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The Three Types of Performance Testing

We’ve been covering performance quite a bit — not just recently, but throughout the course of the year. Now, Harry Roberts weighs in by identifying three types of ways performance can be tested. Of particular note is the first type of testing: The first kind of testing a team should carry out is Proactive testing: this is very intentional and deliberate, and is an active attempt to identify performance issues. This takes the form of developers assessing the performance impact of every piece of work they do as they’re doing it. The idea here is that we spot the problem before it becomes problematic. Prevention, after all, is cheaper than the cure. Capturing performance issues at this stage is much more preferable to spotting them after they’ve gone live. I think about this type of performance all the time when I’m working on a team, although I’ve never had a name for it. I guess what I’m always thinking about is how can we introduce front-end engineers into the design process as early as possible? I’ve found that the final product is much more performant in when front-end engineers and designers brainstorm solutions together. Perhaps collaborating on a performance checklist is a good place to start? Direct Link to Article — Permalink The post The Three Types of Performance Testing appeared first on CSS-Tricks....

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How to stop using console.log() and start using your browser’s debugger

Whenever I see someone really effectively debug JavaScript in the browser, they use the DevTools tooling to do it. Setting breakpoints and hopping over them and such. That, as opposed to sprinkling console.log() (and friends) statements all around your code. Parag Zaveri wrote about the transition and it has clearly resonated with lots of folks! (7.5k claps on Medium as I write). I know I have hangups about it… Part of debugging is not just inspecting code once as-is; it’s inspecting stuff, making changes and then continuing to debug. If I spend a bunch of time setting up breakpoints, will they still be there after I’ve changed my code and refreshed? Answer: DevTools appears to do a pretty good job with that. Looking at the console to see some output is one thing, but mucking about in the Sources panel is another. My code there might be transpiled, combined, and not quite look like my authored code, making things harder to find. Plus it’s a bit cramped in there, visually. But yet! It’s so powerful. Setting a breakpoint (just by clicking a line number) means that I don’t have to litter my own code with extra junk, nor do I have to choose what to log. Every variable in local and global scope is available for me to look at that breakpoint. I learned in Parag’s article that you...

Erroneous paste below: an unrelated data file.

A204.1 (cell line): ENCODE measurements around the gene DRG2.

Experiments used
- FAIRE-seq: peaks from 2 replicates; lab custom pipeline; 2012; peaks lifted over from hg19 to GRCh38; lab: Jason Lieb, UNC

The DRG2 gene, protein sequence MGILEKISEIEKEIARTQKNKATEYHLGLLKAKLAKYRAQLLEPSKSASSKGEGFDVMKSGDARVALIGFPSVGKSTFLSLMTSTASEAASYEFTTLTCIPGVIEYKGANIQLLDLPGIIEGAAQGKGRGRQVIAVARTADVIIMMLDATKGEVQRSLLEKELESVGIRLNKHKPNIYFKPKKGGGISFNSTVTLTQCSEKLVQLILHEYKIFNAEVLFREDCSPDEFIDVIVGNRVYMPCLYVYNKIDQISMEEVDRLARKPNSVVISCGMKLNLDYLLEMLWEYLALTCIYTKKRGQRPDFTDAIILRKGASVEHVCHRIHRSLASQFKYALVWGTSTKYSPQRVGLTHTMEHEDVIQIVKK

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Understanding the difference between grid-template and grid-auto

Ire Aderinokun: Within a grid container, there are grid cells. Any cell positioned and sized using the grid-template-* properties forms part of the explicit grid. Any grid cell that is not positioned/sized using this property forms part of the implicit grid instead. Understanding explicit grids and implicit grids is powerful. This is my quicky take: Explicit: you define a grid and place items exactly where you want them to go. Implicit: you define a grid and let items fall into it as they can. Grids can be both! Direct Link to Article — Permalink The post Understanding the difference between grid-template and grid-auto appeared first on CSS-Tricks....

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8 Tips for Great Code Reviews

Kelly Sutton with good advice on code reviews. Hard to pick a favorite. I like all the stuff about minding your tone and getting everyone involved, but I also think the computerization stuff is important: If a computer can decide and enforce a rule, let the computer do it. Arguing spaces vs. tabs is not a productive use of human time. Re: Tip #6: it’s pretty cool when the tools you use can help with that, like this new GitHub feature where code suggestions can turn into a commit. Direct Link to Article — Permalink The post 8 Tips for Great Code Reviews appeared first on CSS-Tricks....

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Did we get anywhere on that :nth-letter() thing?

No, not really. I tried to articulate a need for it in 2011 in A Call for ::nth-everything. Jeremy takes a fresh look at this here in 2018, noting that the first published desire for this was 15 years ago. All the same use cases still exist now, but perhaps slightly more, since web typography has come along way since then. Our desire to do more (and hacks to make it happen) are all the greater. I seem to recall the main reason we don’t have these things isn’t necessarily the expected stuff like layout paradoxes, but rather the different typed languages of the world. As in, there are languages in which single characters are words and text starts in different places and runs in different directions. The meaning of “first” and “line” might get nebulous in a way specs don’t like. Direct Link to Article — Permalink The post Did we get anywhere on that :nth-letter() thing? appeared first on CSS-Tricks....

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